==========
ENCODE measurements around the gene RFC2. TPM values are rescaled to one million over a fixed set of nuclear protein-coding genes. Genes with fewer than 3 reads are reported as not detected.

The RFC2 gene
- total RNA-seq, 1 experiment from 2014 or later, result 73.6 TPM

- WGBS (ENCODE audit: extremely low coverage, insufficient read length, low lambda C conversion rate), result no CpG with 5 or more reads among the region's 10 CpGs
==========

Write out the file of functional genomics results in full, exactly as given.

ENCODE measurements around the gene RFC2. TPM values are rescaled to one million over a fixed set of nuclear protein-coding genes. Genes with fewer than 3 reads are reported as not detected.

The RFC2 gene
- total RNA-seq, 1 experiment from 2014 or later, result 73.6 TPM

- WGBS (ENCODE audit: extremely low coverage, insufficient read length, low lambda C conversion rate), result no CpG with 5 or more reads among the region's 10 CpGs